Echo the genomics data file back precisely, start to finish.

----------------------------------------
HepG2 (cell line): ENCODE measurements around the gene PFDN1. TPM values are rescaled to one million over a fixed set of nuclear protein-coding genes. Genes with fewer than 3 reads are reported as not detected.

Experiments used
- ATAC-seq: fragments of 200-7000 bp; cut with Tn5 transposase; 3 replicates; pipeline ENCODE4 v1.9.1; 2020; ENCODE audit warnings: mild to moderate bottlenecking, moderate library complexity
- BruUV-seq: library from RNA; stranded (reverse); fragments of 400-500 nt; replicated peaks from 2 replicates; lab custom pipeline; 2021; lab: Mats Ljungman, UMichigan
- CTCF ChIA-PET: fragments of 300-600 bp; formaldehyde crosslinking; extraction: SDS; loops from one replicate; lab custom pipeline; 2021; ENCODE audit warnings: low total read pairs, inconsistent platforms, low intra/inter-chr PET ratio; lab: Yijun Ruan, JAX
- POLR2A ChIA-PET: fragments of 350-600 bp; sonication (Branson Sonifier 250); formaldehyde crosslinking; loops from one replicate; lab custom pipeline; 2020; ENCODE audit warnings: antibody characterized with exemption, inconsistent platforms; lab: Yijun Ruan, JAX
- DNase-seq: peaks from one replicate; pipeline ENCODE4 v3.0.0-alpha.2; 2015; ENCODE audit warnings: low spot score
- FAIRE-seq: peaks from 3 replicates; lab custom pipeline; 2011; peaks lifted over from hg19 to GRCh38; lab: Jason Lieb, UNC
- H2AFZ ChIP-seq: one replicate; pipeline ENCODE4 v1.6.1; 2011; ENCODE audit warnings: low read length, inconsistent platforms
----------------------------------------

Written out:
HepG2 (cell line): ENCODE measurements around the gene PFDN1. TPM values are rescaled to one million over a fixed set of nuclear protein-coding genes. Genes with fewer than 3 reads are reported as not detected.

Experiments used
- ATAC-seq: fragments of 200-7000 bp; cut with Tn5 transposase; 3 replicates; pipeline ENCODE4 v1.9.1; 2020; ENCODE audit warnings: mild to moderate bottlenecking, moderate library complexity
- BruUV-seq: library from RNA; stranded (reverse); fragments of 400-500 nt; replicated peaks from 2 replicates; lab custom pipeline; 2021; lab: Mats Ljungman, UMichigan
- CTCF ChIA-PET: fragments of 300-600 bp; formaldehyde crosslinking; extraction: SDS; loops from one replicate; lab custom pipeline; 2021; ENCODE audit warnings: low total read pairs, inconsistent platforms, low intra/inter-chr PET ratio; lab: Yijun Ruan, JAX
- POLR2A ChIA-PET: fragments of 350-600 bp; sonication (Branson Sonifier 250); formaldehyde crosslinking; loops from one replicate; lab custom pipeline; 2020; ENCODE audit warnings: antibody characterized with exemption, inconsistent platforms; lab: Yijun Ruan, JAX
- DNase-seq: peaks from one replicate; pipeline ENCODE4 v3.0.0-alpha.2; 2015; ENCODE audit warnings: low spot score
- FAIRE-seq: peaks from 3 replicates; lab custom pipeline; 2011; peaks lifted over from hg19 to GRCh38; lab: Jason Lieb, UNC
- H2AFZ ChIP-seq: one replicate; pipeline ENCODE4 v1.6.1; 2011; ENCODE audit warnings: low read length, inconsistent platforms